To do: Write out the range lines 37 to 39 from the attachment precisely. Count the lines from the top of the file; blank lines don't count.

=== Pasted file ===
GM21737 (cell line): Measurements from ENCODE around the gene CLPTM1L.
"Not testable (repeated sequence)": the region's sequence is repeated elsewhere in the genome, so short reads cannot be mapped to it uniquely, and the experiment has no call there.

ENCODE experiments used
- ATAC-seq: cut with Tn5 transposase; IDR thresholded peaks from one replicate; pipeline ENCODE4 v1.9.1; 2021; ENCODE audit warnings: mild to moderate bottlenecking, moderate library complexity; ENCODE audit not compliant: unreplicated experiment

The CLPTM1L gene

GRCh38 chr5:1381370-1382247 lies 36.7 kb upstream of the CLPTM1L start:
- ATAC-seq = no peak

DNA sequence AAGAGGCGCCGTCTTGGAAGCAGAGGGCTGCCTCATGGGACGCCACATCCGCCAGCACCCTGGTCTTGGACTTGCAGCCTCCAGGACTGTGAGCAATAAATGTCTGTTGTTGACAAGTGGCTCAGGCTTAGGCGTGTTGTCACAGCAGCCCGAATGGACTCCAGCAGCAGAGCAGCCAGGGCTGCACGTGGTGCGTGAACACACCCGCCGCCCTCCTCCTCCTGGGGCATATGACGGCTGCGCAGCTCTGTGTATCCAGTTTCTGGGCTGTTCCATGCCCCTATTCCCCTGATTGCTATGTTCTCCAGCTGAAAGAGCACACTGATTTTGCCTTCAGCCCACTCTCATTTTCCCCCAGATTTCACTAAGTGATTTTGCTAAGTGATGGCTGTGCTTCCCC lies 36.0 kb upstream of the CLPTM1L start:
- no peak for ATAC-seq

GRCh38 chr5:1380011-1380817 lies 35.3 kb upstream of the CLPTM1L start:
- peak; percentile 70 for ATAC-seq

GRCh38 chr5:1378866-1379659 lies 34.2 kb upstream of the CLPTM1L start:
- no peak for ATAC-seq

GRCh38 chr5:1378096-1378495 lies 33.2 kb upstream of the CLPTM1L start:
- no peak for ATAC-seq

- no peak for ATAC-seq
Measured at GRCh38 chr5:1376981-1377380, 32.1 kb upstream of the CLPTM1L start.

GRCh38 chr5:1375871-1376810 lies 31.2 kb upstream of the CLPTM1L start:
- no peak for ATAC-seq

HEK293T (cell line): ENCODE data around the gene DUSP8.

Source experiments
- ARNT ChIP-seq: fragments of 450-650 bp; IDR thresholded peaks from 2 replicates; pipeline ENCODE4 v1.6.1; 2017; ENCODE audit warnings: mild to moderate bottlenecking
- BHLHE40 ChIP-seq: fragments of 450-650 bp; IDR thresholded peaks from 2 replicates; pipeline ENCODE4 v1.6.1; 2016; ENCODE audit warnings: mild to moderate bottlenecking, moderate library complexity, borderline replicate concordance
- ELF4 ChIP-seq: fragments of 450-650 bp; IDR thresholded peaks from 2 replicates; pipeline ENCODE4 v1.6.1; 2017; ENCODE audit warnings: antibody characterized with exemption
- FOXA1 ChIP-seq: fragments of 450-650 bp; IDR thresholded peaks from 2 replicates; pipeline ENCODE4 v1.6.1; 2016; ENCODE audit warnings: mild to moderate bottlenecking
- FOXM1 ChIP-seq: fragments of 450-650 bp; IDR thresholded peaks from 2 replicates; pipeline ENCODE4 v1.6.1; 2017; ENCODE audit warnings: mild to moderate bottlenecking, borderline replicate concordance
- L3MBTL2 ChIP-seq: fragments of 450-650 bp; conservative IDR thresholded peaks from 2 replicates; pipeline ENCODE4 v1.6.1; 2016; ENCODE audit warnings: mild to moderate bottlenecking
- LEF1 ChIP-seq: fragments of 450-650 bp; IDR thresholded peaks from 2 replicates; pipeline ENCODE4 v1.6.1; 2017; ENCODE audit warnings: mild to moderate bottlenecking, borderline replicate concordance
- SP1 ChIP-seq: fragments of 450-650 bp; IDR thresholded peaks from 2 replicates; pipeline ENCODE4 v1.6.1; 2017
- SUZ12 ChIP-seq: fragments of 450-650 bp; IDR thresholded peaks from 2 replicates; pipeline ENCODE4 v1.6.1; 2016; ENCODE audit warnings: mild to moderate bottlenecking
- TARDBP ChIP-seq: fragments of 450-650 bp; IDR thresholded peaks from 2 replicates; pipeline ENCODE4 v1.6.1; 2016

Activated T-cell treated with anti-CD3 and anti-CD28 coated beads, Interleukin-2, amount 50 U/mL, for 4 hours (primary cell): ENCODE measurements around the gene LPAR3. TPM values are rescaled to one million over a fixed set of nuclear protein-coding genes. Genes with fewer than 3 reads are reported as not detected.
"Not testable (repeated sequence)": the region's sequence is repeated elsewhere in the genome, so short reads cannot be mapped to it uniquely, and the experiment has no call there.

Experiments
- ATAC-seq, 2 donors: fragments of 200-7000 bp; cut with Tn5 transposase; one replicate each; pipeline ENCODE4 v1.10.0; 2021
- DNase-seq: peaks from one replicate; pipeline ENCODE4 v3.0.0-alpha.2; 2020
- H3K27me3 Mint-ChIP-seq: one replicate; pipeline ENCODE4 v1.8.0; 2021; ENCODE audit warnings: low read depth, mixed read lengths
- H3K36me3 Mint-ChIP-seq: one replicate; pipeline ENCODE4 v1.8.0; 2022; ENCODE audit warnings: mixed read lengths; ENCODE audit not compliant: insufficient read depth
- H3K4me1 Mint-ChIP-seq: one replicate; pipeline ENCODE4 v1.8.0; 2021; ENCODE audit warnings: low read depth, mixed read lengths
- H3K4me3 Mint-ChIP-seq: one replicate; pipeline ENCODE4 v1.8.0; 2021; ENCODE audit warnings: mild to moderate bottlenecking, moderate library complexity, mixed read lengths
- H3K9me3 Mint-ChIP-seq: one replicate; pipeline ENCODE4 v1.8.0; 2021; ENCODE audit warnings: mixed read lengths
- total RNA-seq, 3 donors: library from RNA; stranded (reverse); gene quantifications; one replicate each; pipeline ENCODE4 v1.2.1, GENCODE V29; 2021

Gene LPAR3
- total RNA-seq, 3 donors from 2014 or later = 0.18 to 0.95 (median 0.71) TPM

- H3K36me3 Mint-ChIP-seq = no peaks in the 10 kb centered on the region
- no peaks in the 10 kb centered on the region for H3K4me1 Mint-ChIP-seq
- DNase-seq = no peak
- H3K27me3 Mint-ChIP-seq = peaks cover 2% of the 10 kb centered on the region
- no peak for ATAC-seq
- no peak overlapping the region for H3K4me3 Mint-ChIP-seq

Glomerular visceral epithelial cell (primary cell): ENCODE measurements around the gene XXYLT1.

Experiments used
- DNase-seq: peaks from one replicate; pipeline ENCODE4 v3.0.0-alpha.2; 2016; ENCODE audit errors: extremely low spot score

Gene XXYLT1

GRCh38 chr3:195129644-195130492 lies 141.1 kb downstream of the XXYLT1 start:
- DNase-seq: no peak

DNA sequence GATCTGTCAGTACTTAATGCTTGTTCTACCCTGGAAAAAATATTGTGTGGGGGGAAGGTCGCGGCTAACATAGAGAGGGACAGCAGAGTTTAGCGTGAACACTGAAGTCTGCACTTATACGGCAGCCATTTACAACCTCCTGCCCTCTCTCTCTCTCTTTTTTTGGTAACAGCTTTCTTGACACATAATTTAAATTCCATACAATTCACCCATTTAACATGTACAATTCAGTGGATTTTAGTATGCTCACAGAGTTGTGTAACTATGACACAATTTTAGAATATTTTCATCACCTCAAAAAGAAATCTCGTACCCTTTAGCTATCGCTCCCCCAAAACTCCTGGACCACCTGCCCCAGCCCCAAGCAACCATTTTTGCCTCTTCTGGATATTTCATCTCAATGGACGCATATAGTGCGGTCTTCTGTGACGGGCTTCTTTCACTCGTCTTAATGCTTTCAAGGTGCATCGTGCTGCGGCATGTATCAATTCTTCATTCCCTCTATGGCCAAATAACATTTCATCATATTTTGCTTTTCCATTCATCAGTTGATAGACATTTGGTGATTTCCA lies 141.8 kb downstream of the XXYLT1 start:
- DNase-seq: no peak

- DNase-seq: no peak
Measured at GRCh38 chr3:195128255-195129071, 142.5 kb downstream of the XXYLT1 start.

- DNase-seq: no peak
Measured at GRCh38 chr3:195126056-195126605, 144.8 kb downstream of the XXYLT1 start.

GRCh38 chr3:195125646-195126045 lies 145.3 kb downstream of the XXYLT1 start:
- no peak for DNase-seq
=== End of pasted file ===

- H3K27me3 Mint-ChIP-seq: one replicate; pipeline ENCODE4 v1.8.0; 2021; ENCODE audit warnings: low read depth, mixed read lengths
- H3K36me3 Mint-ChIP-seq: one replicate; pipeline ENCODE4 v1.8.0; 2022; ENCODE audit warnings: mixed read lengths; ENCODE audit not compliant: insufficient read depth
- H3K4me1 Mint-ChIP-seq: one replicate; pipeline ENCODE4 v1.8.0; 2021; ENCODE audit warnings: low read depth, mixed read lengths